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WiCipedia: Egg Freezing, Hormone Lunches & Back to Work With Babies... Oh My!

Eryn Leavens
5/17/2019
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This week in our WiCipedia roundup: Women in Comms steals the show in Denver; moms in tech hog the headlines; women are talked over in meetings (duh); and more!

  • Last week was Light Reading's Big 5G Event, and Women in Comms held a special breakfast panel during the conference. Moderated by Kendall Bancroft of Rogers Communications, the panel of established women in comms discussed STEM's role in the future career success of girls and women. Specifically, the panelists noted that critical thinking and data analytics skills are no longer optional for the jobs of the future. Our very own Kelsey Ziser covered the panel, and writes, "'The way jobs are evolving, I can't think of a job function for which data and analytics doesn't separate amazing from not amazing people,' Angela LaFosse, marketing director of Business Mobility & Internet of Things for Bell Mobility, said [at the panel]. 'We have access to more information so it's implied we use that information to be better at what we do.' Math and analytical skills are no longer optional, but will be a requirement to excel because these technical skills are 'a function of all jobs,' she explained." (See STEM Is Root of Success for Women in Comms.)

    Women in Comms Panel at the Big 5G Event
    (L to R) Women in Telecommunications workshop panelists included: Kim Gibbons, Chief Marketing Officer, NetNumber; Angela La Fosse, Marketing Director, Business Mobility & Internet of Things at Bell Mobility; Susan Welsh de Grimaldo, Director, Strategy Analytics; Shirin Esfandiari, Product Marketing Director at Oracle Communications; Julia Robin, SVP, Wavelengths, Zayo; and moderator Kendall Bancroft, Sr. Director Small Business Sales, Indirect Channels at Rogers Communications.
    (L to R) Women in Telecommunications workshop panelists included: Kim Gibbons, Chief Marketing Officer, NetNumber; Angela La Fosse, Marketing Director, Business Mobility & Internet of Things at Bell Mobility; Susan Welsh de Grimaldo, Director, Strategy Analytics; Shirin Esfandiari, Product Marketing Director at Oracle Communications; Julia Robin, SVP, Wavelengths, Zayo; and moderator Kendall Bancroft, Sr. Director Small Business Sales, Indirect Channels at Rogers Communications.

  • Moms in tech have been much talked about on the Internets this week. A Career Contessa article homed in on the experience of one mom's foray back to work after having a baby. In "What I Wish Someone Told Me About Returning to a Tech Job After Having a Baby," Diane Chang chronicles her experience of going from the corporate to startup world, and leaving work for a year (which turned into six years) to have her second child. While Chang may not have had the advice network she wishes she had, she didn't want to leave other moms returning to work high and dry. She offers advice for on-ramping back into a full-time job, including finding a mentor, brushing up on marketing skills and continuing education as guideposts for the long road ahead. (See WiCipedia: The AI Diversity Struggle, Companies Aren't Prioritizing Equality & New-Mom Decisions and WiCipedia: Moms at Work, Ageism in Tech & Girls in Boys' Clubs.)

  • Delaying motherhood is not a new topic in the world of working women, but it's getting much more publicity than in the past. There are no hushed tones at "hormone lunches," for example, which The San Francisco Chronicle says are becoming more popular at startups due to companies like Modern Fertility, which teaches something akin to "a sex-ed class for grown-ups." Progressive tech companies like Reddit host these lunches for female employees, and the interested parties are "bringing the discussion about family planning out of the gynecologist's office and into the workplace," says the SF Chronicle. "The more we talk about that, the better it is for everybody," a Modern Fertility employee said. (See WiCipedia: Gen Z Changemakers, MotherCoders & Keeping Women in Tech.)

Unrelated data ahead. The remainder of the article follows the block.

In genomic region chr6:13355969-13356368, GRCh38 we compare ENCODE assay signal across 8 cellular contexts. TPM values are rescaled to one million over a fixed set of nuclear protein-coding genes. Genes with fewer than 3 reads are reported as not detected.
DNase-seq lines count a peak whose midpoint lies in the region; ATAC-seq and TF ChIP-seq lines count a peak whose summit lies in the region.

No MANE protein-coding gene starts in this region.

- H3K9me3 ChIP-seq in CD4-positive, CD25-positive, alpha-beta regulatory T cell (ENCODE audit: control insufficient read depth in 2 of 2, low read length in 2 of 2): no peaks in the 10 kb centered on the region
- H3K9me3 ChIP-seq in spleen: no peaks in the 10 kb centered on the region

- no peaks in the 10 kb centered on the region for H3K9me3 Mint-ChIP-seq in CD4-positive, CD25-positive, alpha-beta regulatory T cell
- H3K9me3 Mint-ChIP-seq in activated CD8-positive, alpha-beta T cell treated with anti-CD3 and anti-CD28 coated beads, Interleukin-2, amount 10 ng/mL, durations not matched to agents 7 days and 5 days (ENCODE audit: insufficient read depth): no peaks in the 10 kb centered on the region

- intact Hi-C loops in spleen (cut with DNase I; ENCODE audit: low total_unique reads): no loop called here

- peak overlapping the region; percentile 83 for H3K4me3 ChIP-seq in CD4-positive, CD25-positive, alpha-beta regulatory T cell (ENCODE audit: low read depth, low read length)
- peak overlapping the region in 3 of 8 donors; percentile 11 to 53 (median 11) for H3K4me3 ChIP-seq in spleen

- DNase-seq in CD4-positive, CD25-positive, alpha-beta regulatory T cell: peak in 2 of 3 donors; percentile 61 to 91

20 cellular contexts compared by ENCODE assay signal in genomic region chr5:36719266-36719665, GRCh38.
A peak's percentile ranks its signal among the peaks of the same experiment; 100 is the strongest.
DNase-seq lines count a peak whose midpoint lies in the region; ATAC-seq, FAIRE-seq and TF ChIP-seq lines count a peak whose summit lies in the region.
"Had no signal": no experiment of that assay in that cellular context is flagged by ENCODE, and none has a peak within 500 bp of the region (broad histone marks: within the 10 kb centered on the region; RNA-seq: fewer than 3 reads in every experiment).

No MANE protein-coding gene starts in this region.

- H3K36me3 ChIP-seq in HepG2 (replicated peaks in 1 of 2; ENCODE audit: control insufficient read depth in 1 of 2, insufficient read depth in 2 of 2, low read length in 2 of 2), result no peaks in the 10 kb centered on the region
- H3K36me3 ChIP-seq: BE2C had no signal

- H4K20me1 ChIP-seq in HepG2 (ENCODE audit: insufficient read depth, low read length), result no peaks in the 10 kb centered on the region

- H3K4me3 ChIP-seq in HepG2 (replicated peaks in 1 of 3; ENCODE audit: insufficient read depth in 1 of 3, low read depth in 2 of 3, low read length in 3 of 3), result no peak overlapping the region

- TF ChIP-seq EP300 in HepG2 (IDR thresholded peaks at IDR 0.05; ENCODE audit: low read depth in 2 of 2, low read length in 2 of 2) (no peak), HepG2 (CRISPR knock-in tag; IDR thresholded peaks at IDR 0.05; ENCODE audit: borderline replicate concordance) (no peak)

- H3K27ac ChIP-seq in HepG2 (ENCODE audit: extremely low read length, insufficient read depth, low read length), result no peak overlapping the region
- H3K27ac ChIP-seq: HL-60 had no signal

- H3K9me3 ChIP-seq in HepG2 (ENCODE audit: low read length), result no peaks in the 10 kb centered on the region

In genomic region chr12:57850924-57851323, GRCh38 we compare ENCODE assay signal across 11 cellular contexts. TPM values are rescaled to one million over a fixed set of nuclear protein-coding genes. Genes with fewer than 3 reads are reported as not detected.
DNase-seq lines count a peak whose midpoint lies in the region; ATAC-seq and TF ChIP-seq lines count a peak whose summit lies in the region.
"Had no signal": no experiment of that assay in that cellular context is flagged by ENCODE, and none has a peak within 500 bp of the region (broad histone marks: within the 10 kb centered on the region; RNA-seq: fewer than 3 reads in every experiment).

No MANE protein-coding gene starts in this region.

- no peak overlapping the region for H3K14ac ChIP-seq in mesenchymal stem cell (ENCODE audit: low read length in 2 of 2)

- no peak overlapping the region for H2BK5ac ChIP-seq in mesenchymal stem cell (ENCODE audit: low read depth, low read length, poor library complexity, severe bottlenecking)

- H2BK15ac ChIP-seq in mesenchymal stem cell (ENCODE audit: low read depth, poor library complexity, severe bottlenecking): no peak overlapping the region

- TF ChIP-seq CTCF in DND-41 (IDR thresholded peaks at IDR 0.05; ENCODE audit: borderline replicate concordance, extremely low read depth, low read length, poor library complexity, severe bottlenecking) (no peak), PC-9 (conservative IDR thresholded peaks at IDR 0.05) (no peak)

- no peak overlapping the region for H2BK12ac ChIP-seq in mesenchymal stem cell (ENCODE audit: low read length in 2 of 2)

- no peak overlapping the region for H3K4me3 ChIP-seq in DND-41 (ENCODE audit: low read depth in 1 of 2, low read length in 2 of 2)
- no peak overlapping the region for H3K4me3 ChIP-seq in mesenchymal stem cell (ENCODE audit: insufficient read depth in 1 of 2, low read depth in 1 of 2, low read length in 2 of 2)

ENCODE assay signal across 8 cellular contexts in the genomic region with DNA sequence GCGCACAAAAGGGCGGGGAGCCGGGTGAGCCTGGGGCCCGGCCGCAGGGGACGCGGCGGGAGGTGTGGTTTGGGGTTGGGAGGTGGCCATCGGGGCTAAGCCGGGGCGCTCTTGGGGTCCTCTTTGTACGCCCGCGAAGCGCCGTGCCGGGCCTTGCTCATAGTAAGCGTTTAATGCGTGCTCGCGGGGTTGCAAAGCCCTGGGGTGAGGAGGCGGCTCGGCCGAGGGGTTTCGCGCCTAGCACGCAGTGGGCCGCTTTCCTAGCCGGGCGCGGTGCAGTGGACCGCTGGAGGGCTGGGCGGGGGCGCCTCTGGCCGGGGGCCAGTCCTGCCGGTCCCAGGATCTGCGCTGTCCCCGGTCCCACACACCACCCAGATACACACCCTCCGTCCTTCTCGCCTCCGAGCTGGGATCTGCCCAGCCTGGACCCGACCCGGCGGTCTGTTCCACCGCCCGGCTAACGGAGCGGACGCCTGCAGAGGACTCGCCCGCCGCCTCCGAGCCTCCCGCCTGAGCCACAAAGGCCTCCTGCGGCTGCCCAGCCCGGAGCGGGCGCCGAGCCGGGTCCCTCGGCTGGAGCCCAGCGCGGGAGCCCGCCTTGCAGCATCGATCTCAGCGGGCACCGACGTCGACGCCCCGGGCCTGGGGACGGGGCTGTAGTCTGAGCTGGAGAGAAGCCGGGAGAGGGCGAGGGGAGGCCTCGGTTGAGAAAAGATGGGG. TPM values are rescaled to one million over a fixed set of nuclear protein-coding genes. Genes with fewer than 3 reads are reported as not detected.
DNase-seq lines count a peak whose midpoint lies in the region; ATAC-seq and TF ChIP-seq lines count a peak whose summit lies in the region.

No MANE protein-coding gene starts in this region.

• But wait, there's more. CNBC reports that millennials are turning to egg freezing in droves as an option to delay motherhood, and their employers are starting to pay for it. Egg freezing is expensive (about $15,000 to $20,000 per cycle, and often more than one treatment is needed) -- a daunting cost for an individual, even a well-paid techie. While most companies don't currently offer this modern benefit, a number of innovative tech companies are starting to offer coverage to employees. For example, Facebook and Pinterest cover up to four rounds of egg freezing. The article states that this is a perk we will start seeing more and more, in addition to some related benefits: "Analysts say covering fertility treatments is one way to retain talent and lower attrition rates as more women climb the corporate ladder. Also on the rise is sperm freezing coverage for male employees concerned about their fertility future." (See Facebook Steps Up Its Paid Leave Policies and WiCipedia: Parental Progress & Parity Payoffs.)

  • A new study from Hugo, a productivity software company, has confirmed that women are the underdogs in company meetings. HR Dive summarized the report findings and found that at least 25% of women feel that they are talked over by men in meetings, to varying degrees. Frankly, we were surprised that it was only a quarter of women! Ten percent of men surveyed also reported feeling "subdued" in meetings, though they didn't clarify if they felt this way because of male or female co-workers. (See WiCipedia: Datanauts, Dudes & Deals.)

    — Eryn Leavens, Special Features & Copy Editor, Light Reading

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